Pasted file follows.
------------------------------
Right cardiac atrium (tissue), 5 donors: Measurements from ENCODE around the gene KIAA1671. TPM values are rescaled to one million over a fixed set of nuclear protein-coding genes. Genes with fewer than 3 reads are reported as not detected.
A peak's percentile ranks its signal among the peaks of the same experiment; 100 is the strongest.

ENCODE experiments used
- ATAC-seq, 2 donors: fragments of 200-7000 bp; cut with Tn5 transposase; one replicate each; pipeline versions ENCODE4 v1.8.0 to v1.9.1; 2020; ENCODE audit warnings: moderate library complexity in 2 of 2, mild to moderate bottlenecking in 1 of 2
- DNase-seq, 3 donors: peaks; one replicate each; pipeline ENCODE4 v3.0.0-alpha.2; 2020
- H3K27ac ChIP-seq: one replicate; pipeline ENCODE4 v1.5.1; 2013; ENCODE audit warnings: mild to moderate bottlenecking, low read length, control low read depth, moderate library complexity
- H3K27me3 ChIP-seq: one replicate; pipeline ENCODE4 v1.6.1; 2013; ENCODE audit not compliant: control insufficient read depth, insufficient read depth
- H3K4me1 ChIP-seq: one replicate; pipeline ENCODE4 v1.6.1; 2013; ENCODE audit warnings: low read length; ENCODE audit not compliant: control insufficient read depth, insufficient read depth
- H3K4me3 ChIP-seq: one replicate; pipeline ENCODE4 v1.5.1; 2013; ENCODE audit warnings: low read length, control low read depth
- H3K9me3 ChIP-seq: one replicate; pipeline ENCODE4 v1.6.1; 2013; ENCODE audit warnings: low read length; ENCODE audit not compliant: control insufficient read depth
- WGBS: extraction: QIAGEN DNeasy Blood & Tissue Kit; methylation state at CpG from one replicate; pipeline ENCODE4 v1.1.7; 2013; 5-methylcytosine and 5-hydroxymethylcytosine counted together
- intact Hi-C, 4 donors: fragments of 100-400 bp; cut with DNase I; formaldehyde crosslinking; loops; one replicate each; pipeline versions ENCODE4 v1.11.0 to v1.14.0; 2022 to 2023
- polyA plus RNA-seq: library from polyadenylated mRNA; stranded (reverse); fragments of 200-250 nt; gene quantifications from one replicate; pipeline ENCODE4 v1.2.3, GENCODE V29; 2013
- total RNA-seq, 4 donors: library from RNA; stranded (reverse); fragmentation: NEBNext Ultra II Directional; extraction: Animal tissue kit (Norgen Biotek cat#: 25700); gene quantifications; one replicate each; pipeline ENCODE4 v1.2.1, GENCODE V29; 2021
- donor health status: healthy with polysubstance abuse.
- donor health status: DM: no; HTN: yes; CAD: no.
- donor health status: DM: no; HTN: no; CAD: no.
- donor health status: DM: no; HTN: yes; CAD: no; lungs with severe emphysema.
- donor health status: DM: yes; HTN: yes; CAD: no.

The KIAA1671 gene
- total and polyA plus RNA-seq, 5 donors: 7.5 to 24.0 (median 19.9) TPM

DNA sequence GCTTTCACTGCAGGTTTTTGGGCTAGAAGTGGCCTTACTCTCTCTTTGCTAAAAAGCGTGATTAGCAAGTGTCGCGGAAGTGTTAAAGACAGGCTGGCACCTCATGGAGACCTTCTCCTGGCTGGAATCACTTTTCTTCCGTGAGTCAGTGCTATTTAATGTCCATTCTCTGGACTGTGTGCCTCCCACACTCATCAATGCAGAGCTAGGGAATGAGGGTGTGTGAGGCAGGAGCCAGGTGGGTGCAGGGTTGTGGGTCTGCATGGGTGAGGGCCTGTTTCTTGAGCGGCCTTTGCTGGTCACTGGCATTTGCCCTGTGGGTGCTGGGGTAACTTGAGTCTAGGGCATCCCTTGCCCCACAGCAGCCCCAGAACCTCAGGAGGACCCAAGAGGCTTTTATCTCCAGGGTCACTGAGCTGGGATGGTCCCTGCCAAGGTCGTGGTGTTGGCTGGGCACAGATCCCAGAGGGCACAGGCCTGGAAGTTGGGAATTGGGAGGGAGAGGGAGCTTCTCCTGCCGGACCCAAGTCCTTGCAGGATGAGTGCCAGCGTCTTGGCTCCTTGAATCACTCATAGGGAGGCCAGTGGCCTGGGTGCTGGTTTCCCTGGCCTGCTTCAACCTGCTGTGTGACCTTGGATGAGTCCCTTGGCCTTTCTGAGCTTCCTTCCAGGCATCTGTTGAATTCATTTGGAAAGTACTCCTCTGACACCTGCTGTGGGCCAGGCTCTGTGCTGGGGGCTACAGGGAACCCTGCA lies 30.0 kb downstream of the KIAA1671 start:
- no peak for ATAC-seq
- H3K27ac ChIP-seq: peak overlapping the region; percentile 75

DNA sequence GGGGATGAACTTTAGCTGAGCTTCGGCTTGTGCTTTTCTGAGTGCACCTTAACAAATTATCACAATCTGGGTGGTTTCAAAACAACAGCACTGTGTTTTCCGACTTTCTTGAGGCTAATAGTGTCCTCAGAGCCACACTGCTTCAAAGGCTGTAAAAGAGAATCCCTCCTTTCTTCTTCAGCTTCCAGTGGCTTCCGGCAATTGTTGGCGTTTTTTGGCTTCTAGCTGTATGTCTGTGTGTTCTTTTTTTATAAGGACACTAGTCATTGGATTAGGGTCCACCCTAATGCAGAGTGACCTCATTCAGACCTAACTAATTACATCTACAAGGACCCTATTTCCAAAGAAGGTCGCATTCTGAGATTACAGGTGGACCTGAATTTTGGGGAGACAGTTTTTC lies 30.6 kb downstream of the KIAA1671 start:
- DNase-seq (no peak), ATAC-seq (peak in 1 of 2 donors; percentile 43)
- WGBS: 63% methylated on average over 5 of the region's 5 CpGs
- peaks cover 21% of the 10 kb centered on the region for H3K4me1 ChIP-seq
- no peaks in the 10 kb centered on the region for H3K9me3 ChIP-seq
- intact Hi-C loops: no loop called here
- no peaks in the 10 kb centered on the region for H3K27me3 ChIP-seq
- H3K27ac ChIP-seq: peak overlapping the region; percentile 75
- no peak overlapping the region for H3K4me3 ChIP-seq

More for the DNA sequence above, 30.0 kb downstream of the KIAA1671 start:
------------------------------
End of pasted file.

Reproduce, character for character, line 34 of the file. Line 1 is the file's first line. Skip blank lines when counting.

More for the DNA sequence above, 30.0 kb downstream of the KIAA1671 start: